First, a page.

Wow, that is just shocking… We just assume it happens all around the world but never here. I’m just amazed that the type of people that make these types of decisions are put in positions of power. Something is wrong with an organization that lets that happen.
John Hunter says
It is very disheartening the lack of respect for people Amazon and Apple have exhibited. Sadly far too many people at large companies fail to act on principles of respecting people.
I do think Amazon and Apple do many things very well. That they have practices that can be criticized I don’t think of as very amazing. It is not easy to run very large companies and not have some issues. I question however, the effort these companies have put into these areas in the last 5 years. Both of these companies have had well know issues in these areas and I do not think either has done enough. I actually think Apple’s behavior has been significantly better.
Amazon’s continued failure to respect workers is bad. The other big area Amazon is failing on is the respect for community principles Deming and Toyota (lean) emphasis with their heavy handed tactics to strong arm politicians into letting Amazon avoid doing their part to collect sales tax. I understand Amazon’s arguments which are decent for a tiny company, but lousy for a company like Amazon. I do agree a compromise to simplify the tax collection rules would be good.
Nelson R Nett says
I work in sight of Amazon’s headquarters in Seattle, and have friends and neighbors that work within AMZN corporate HQ. From stories related to me by them, the lack of respect for people is not something that is unique to Amazon’s warehouses, but is endemic throughout the organization – high turnover and “brain drain” is an ongoing problem for the entire company. A fulfillment executive I know told me that the warehouse conditions “can’t really be helped,” and that attitude seems to be applied to the rest of the business as well.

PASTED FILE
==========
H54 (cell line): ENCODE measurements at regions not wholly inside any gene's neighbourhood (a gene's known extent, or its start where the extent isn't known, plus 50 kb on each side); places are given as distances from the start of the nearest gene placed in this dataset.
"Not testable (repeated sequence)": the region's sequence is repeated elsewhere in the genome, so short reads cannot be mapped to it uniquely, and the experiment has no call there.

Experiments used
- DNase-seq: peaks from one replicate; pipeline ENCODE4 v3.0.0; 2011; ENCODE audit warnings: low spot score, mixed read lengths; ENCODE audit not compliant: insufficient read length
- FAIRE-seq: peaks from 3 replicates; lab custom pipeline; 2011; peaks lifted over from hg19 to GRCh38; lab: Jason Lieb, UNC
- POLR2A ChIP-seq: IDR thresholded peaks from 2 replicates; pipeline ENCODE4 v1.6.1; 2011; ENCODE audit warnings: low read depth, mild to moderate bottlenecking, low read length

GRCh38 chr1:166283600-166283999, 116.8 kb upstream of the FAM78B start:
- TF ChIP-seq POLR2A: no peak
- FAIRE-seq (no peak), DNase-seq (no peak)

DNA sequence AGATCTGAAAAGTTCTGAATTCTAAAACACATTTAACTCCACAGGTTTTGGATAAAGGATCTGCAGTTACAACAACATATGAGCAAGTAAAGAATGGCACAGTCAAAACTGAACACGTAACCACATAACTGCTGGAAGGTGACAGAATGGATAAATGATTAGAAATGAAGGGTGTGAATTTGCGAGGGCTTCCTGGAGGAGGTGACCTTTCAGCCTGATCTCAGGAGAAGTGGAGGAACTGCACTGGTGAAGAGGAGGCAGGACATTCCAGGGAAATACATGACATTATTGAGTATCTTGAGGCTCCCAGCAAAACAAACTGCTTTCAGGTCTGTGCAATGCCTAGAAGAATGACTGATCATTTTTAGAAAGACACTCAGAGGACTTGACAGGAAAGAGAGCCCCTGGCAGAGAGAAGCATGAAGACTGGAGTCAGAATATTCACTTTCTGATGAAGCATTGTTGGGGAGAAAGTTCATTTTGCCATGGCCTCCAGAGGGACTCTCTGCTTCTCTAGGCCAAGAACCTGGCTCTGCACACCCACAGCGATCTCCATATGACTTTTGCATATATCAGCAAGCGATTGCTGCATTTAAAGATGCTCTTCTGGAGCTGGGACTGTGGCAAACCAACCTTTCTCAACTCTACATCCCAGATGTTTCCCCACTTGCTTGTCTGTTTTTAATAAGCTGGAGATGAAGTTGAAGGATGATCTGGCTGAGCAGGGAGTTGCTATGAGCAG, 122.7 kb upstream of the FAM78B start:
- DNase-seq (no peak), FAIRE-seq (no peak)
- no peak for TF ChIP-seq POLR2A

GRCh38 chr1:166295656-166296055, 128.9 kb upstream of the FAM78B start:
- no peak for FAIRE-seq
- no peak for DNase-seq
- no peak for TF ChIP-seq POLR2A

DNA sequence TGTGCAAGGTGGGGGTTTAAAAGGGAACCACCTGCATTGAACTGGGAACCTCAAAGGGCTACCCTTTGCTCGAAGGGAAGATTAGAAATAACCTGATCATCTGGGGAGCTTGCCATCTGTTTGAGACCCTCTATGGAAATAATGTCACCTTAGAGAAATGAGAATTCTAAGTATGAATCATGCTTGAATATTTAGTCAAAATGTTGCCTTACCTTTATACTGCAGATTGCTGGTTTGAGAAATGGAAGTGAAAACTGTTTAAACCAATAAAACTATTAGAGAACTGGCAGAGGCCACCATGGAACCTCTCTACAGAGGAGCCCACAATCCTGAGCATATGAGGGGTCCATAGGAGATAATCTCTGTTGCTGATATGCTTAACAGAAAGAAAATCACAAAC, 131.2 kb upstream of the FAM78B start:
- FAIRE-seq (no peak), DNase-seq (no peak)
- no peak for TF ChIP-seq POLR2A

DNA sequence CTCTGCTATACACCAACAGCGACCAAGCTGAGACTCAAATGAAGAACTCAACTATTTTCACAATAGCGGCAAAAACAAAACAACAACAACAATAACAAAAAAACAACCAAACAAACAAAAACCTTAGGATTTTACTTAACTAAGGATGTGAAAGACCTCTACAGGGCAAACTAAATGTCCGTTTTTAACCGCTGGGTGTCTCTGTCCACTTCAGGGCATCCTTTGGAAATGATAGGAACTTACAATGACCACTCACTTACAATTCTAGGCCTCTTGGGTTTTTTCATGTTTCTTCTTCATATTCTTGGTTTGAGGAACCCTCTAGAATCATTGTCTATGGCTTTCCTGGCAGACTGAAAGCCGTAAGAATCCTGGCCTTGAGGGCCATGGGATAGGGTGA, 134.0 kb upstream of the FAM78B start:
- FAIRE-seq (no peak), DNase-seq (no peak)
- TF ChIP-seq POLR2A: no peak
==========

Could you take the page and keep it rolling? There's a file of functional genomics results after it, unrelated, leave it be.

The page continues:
The odd thing is – I kid you not – Amazon truly believes that they are a standard-bearer for lean today. I bet their internal lean seminars are fascinating…
Mark Welch says
Let’s do a little 5 Whys on why the abuse occurs.
Why are workers abused? Management wants higher production.
Why does management want higher production? Greed.
Hmmm… I guess it only took 2 whys.
Andy Walker says
I have no firsthand experience with large scale warehouse fulfillment, if a comment I make is off base please feel free to educate me. However I did spend my time bartending for tips and working as a flat-rate mechanic.
Would it be fair to pay employees per piece pulled? Possibly assigning each employee a “territory” and for each item they pull they get a flat rate. What if each item has a given rate for being pulled; an HDMI cable may pay a penny, whereas a large TV pays fifty cents. This would tie in with the ROWE strategy and be similar to piece work, waiting tables, or being a flat rate mechanic.
Are we overlooking the basics of supply and demand when it comes to labor? This is not forced labor. While Amazon may be the largest employer it is surely not the only building cutting paychecks within an hour drive. If Amazon cannot find people to work in their conditions for their wages, then they have to either improve conditions or wages. However it is likely that outsiders would relocate to fill the vacated positions at the same conditions and labor rate.
Possibly I am just young and naïve. But I believe a performance based pay system could make things more “fair” and if not the free market labor economy should. If things are truly that deplorable than the community should break out the pitch fork and lanterns, form a union, and revolt.
They don’t leave and they aren’t the “most valuable asset” to these companies. No, for these people, it isn’t a choice between working in a warehouse and going to Harvard. It’s a choice between working in a warehouse and working at McDonalds, which, is to say, it’s not much of a choice at all.
Employers know this. They know when they settle in in rural or southern locations (places with limited social mobility) that the lack of alternative, viable employment opportunities enhances their employees “loyalty” (or at least their productivity) and they act accordingly to maximize productivity while minimizing the expense of their human capital assets.